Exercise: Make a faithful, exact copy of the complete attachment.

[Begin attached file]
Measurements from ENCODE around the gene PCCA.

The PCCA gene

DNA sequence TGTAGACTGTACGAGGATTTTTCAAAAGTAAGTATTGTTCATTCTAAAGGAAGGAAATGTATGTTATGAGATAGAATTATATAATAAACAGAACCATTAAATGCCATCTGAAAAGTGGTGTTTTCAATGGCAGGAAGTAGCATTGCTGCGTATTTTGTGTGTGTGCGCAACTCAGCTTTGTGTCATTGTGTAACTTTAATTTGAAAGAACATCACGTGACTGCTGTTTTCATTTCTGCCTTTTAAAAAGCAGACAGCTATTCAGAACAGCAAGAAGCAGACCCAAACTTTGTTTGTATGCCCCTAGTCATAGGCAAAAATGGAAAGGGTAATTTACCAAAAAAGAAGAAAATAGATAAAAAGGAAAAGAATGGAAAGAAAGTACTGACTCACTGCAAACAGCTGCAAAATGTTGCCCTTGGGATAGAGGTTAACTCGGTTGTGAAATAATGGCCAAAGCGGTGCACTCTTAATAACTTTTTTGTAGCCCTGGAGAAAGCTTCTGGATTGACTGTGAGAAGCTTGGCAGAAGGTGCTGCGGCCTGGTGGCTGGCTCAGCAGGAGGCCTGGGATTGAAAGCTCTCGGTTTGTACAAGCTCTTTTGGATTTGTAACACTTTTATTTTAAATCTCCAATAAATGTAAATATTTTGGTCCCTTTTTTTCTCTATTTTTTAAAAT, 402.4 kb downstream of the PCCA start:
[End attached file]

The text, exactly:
Measurements from ENCODE around the gene PCCA.

The PCCA gene

DNA sequence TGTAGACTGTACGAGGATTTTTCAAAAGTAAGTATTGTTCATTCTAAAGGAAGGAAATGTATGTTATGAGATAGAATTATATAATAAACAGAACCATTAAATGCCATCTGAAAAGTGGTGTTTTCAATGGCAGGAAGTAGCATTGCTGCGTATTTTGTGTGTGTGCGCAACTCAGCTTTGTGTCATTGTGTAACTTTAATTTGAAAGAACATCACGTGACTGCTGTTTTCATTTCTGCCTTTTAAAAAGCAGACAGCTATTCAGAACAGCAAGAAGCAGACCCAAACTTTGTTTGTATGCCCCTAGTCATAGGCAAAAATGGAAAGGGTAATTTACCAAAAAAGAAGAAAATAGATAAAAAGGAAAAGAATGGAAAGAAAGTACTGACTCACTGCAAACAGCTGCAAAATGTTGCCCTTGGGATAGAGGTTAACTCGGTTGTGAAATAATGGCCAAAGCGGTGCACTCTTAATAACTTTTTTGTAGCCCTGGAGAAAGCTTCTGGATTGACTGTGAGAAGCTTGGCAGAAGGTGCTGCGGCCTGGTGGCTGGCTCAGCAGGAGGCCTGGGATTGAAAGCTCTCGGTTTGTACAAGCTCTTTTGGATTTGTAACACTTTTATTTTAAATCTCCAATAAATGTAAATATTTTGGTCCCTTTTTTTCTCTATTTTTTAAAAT, 402.4 kb downstream of the PCCA start: